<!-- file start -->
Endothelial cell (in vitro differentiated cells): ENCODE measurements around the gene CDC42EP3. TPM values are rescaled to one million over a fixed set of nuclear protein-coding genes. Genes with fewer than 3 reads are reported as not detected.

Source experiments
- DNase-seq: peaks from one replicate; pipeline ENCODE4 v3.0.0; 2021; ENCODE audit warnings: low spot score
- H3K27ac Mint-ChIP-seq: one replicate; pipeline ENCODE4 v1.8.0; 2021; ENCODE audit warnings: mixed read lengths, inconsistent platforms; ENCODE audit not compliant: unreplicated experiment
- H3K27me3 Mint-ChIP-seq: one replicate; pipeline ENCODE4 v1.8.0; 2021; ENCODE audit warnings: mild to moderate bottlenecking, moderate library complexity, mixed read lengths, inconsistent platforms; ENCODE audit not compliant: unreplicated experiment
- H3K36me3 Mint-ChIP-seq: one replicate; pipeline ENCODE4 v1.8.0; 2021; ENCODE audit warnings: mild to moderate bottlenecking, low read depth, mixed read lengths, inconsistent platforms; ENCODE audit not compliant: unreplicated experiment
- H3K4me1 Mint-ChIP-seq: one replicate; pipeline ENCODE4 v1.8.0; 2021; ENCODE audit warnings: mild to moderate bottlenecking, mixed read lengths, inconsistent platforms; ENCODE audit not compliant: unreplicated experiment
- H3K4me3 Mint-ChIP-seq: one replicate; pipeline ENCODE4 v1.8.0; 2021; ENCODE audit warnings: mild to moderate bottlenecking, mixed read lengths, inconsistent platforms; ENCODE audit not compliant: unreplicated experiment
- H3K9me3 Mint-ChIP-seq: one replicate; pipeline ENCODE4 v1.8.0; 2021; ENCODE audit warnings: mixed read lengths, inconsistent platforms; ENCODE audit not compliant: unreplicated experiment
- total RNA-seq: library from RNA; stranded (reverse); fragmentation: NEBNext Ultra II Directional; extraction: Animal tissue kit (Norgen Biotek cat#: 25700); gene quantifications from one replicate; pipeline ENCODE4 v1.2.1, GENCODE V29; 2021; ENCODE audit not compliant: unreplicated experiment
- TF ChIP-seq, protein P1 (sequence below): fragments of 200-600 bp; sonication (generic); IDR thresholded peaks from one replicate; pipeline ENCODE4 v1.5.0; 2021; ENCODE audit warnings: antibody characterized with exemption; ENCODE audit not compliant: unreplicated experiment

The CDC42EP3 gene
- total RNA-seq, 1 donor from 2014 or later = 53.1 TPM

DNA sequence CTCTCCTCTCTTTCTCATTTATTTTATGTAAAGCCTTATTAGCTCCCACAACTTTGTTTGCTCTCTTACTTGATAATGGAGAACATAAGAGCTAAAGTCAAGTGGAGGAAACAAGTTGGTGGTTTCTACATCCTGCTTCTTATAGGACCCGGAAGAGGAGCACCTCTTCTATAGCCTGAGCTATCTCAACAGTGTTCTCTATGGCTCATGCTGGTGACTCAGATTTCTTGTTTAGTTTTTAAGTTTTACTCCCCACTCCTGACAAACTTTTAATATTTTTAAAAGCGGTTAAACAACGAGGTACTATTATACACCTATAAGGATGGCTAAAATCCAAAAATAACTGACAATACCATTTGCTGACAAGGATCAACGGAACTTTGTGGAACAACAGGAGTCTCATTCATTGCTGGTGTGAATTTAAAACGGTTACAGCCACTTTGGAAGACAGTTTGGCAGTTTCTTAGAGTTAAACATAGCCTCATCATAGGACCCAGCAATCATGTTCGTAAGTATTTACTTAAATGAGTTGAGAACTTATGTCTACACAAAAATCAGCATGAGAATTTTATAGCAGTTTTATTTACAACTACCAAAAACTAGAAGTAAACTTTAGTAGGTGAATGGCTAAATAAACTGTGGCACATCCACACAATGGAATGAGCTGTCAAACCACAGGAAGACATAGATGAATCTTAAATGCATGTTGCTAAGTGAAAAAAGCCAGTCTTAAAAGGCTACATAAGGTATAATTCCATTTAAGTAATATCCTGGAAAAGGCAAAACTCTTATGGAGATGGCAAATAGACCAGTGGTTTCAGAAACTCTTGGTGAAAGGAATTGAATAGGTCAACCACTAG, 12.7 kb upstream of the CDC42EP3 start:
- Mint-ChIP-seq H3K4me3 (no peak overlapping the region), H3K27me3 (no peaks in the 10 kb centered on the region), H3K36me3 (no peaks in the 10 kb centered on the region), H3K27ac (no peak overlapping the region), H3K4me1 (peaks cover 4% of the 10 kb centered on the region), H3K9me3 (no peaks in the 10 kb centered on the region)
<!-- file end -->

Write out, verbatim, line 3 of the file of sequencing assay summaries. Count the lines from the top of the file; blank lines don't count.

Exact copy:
- DNase-seq: peaks from one replicate; pipeline ENCODE4 v3.0.0; 2021; ENCODE audit warnings: low spot score